The alarm cruelly sounded at 7 a.m. at the Quality Inn in a funky zone of Dallas, and the band lurched to the breakfast Continental in the lobby and speed-loaded Raisin Bran, pastries, and coffee into their systems, speed loaded the Yukon and drove north towards Denton and a rendezvous with the 281 to Amarillo. The 800 mile drive took the predicted 13 hours, but the Texas/New Mexico dry country was a gentle green from a rainy summer, and beautiful rolling hill scrub pastures and red earth muddy rivers guided us westward. It was a good vibe drive. A final Waffle House visit east of Tucumcari: Paul Marshall orders the bacon and one egg, hash browns smothered, coffee (several refills), and raisin toast; Rob has the pork chop sandwich with hash browns smothered, peppered, and covered, and a diet coke; Paul Lacques has his customary cheese omlette and hash browns smothered and covered, and of course raisin toast and coffee; Shawn takes the ham and cheese omelette with grits and raisin toast, just water, please. It was good.
We reached Gallup, 6500 feet in altitude, near sunset, and the red earth glowed under silver clouds, crossed over a railroad line and the Puerco River and pulled into the parking lot of El Rancho Hotel, a 1938 extravaganza, home to movie stars filming westerns in Monument Valley, with the neon entrance motto: “The romance of yesterday, the convenience of tomorrow.” Rob’s old friend Buck set up the show in the El Rancho and introduced our record to KGAC, All Navajo All The Time radio. They’re playing it, and we’re psyched. Buck greeted us at the El Rancho, and he and his lovely wife Liz helped us set up the P.A., and we got our cool rooms (the Burt Lancaster and the Dennis Morgan) in the momento and turquoise and Indian Art bedecked hotel. The show was mild anarchy and just great. The audience is a mixture of Navajo locals, hippies, Caucasians of category defying origin, and the obnoxious British correspondent from CNN, who looks and talks exactly like he does on TV. The band got an extra charge from a customary round of 101 Wild Turkey due to the high altitude, and dug into the songs with extra abandon. The beer flowed like wine from our listening friends, with much rough edged banter, and the Hawks soared ever higher. Just before the end of the first set we play “Dog.” Spontaneously, several members of the crowd begin to howl and bark. We’re pretty sure they’ve never heard this song before which can only mean they are listening and responding. This kind of thing doesn’t happen in New York City. The crowd was great. Gallup has soul. We mixed Waylon and Merle into the set list, and the crowd was well pleased.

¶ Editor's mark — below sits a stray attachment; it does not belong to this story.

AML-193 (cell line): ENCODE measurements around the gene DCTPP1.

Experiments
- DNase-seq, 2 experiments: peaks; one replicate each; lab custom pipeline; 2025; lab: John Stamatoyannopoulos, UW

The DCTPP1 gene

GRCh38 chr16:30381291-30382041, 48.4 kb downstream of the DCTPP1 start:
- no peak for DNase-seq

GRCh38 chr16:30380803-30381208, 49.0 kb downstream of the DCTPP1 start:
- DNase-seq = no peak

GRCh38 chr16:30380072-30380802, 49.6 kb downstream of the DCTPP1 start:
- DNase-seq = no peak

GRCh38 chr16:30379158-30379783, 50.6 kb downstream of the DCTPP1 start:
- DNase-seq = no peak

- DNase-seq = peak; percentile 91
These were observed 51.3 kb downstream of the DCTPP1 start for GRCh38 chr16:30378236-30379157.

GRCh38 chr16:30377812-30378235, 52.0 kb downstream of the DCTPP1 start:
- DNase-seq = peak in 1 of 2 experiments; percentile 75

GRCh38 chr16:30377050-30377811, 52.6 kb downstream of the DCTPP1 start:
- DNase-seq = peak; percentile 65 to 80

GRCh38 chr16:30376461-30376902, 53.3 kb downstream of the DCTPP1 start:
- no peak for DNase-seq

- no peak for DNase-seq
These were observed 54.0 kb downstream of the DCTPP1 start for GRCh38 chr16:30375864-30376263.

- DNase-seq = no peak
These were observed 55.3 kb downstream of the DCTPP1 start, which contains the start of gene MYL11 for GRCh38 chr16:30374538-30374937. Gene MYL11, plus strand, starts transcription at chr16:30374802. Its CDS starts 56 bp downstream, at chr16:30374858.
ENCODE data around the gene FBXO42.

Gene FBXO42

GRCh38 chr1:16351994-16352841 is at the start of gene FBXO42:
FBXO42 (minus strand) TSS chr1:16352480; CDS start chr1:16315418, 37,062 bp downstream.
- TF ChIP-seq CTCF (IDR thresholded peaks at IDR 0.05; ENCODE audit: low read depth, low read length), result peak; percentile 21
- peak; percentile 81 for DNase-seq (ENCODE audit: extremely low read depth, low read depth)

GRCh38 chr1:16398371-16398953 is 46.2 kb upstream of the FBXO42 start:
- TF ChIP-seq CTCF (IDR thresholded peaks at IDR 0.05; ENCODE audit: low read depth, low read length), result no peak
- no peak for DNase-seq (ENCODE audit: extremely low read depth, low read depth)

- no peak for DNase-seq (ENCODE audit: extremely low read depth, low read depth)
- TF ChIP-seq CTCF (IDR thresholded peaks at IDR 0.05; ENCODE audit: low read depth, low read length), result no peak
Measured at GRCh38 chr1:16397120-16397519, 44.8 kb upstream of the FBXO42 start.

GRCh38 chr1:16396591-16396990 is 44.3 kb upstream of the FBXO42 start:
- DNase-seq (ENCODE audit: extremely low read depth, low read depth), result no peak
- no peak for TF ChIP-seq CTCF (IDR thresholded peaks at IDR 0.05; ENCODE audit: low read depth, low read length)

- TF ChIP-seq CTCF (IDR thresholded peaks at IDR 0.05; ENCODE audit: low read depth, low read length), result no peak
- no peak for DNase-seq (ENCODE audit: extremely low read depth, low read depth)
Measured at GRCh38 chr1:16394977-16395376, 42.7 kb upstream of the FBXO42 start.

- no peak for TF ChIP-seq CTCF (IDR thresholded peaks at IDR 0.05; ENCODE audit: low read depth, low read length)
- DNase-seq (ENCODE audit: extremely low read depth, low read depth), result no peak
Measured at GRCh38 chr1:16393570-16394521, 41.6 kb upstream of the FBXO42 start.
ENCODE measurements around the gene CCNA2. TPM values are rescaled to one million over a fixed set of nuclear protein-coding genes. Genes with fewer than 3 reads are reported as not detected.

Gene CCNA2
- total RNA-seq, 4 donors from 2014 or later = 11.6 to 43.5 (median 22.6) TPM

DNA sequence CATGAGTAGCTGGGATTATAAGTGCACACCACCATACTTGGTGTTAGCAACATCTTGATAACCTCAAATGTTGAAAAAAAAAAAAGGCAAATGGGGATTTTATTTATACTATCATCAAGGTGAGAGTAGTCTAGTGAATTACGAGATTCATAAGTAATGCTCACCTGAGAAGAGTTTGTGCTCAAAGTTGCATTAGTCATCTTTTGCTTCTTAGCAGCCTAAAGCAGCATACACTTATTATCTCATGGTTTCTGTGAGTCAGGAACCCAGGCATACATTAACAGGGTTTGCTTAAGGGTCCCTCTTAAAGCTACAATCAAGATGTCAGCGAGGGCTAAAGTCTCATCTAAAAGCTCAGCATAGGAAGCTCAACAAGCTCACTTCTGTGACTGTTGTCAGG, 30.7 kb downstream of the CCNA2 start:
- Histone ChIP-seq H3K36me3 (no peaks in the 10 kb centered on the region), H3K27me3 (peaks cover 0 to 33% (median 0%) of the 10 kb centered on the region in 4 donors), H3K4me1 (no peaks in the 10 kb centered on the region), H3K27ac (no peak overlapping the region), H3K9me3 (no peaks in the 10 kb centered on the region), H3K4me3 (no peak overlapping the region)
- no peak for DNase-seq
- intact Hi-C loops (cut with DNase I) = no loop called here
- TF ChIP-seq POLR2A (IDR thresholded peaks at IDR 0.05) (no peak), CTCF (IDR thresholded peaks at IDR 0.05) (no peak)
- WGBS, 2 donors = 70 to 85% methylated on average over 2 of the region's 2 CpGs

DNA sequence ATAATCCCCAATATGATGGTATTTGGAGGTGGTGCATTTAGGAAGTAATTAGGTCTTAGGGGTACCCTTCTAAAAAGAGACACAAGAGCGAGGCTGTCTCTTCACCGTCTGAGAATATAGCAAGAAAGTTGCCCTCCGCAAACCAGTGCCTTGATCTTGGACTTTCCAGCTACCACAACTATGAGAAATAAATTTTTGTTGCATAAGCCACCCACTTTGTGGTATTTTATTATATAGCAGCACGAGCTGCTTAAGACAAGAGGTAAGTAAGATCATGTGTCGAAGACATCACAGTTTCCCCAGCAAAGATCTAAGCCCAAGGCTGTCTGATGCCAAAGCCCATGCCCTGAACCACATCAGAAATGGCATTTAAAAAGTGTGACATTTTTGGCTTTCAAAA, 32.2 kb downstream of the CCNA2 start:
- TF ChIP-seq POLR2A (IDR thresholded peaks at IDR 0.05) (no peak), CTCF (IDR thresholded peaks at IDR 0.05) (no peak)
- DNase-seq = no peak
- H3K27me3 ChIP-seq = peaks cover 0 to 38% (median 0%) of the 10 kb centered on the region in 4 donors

Deep into the second set, we realized that we might be in for a long (or much shorter) evening, when the bartendress, of noble bearing, was abruptly hauled off in handcuffs past the stage, on to jail. She apparently was entrapped by undercover cops who got her to sell a drink to an “underage” narc. Paul Marshall did a very kind and effective announcement to the crowd, who promptly evacuated the room as if it were burning down. No booze, no show in Gallup. We hung and chatted with folks who stuck around, including a cool Navajo guy who told us about Canyon de Chelly. I hope we can play a reservation on our return. Late night dining at Christy’s diner, and our last night of this leg comes to an end.
I must say, I being Shawn, the sandwich I ordered was top notch, perhaps the best diner sandwhich I’ve ever had in my life. It’s called the Aztec sandwich and it rules. Basically it’s a grilled cheese with bacon and Ortega chiles. But it was something else too. While I’m doing this entry Rob say’s, “Hey, are you assholes ready to find out how much money you lost on this tour?” Well I don’t know if I’m really ready…but here we go.
And then, after all is said, done, and paid for (gas, lodging, booze, etc. etc.) we discover we’ve avoided the very real possibility of totally losing our ass and have actually come out ahead.